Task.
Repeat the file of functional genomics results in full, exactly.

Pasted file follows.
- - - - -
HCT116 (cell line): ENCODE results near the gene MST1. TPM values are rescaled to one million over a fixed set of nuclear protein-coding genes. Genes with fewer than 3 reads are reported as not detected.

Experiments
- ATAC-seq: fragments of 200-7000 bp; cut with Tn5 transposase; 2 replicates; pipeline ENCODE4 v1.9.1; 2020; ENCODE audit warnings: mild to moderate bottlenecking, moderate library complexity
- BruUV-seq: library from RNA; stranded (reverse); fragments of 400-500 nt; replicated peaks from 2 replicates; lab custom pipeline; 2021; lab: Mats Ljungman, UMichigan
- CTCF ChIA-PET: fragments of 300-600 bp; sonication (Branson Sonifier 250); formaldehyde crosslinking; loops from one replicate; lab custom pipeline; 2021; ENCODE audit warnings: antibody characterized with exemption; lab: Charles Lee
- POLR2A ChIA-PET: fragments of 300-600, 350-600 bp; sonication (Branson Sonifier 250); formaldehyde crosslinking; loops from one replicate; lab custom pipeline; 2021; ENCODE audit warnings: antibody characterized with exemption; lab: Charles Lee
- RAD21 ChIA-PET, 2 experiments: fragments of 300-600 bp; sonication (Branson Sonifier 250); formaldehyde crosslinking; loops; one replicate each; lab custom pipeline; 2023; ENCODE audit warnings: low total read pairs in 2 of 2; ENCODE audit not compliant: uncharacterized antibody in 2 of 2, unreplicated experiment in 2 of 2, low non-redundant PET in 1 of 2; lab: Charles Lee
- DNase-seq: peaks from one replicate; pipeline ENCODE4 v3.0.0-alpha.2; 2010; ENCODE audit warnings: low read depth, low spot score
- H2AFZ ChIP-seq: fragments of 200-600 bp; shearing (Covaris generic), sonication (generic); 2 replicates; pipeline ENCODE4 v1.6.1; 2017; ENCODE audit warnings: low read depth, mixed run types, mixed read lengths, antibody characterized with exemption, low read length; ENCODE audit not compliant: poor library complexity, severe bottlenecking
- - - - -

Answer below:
HCT116 (cell line): ENCODE results near the gene MST1. TPM values are rescaled to one million over a fixed set of nuclear protein-coding genes. Genes with fewer than 3 reads are reported as not detected.

Experiments
- ATAC-seq: fragments of 200-7000 bp; cut with Tn5 transposase; 2 replicates; pipeline ENCODE4 v1.9.1; 2020; ENCODE audit warnings: mild to moderate bottlenecking, moderate library complexity
- BruUV-seq: library from RNA; stranded (reverse); fragments of 400-500 nt; replicated peaks from 2 replicates; lab custom pipeline; 2021; lab: Mats Ljungman, UMichigan
- CTCF ChIA-PET: fragments of 300-600 bp; sonication (Branson Sonifier 250); formaldehyde crosslinking; loops from one replicate; lab custom pipeline; 2021; ENCODE audit warnings: antibody characterized with exemption; lab: Charles Lee
- POLR2A ChIA-PET: fragments of 300-600, 350-600 bp; sonication (Branson Sonifier 250); formaldehyde crosslinking; loops from one replicate; lab custom pipeline; 2021; ENCODE audit warnings: antibody characterized with exemption; lab: Charles Lee
- RAD21 ChIA-PET, 2 experiments: fragments of 300-600 bp; sonication (Branson Sonifier 250); formaldehyde crosslinking; loops; one replicate each; lab custom pipeline; 2023; ENCODE audit warnings: low total read pairs in 2 of 2; ENCODE audit not compliant: uncharacterized antibody in 2 of 2, unreplicated experiment in 2 of 2, low non-redundant PET in 1 of 2; lab: Charles Lee
- DNase-seq: peaks from one replicate; pipeline ENCODE4 v3.0.0-alpha.2; 2010; ENCODE audit warnings: low read depth, low spot score
- H2AFZ ChIP-seq: fragments of 200-600 bp; shearing (Covaris generic), sonication (generic); 2 replicates; pipeline ENCODE4 v1.6.1; 2017; ENCODE audit warnings: low read depth, mixed run types, mixed read lengths, antibody characterized with exemption, low read length; ENCODE audit not compliant: poor library complexity, severe bottlenecking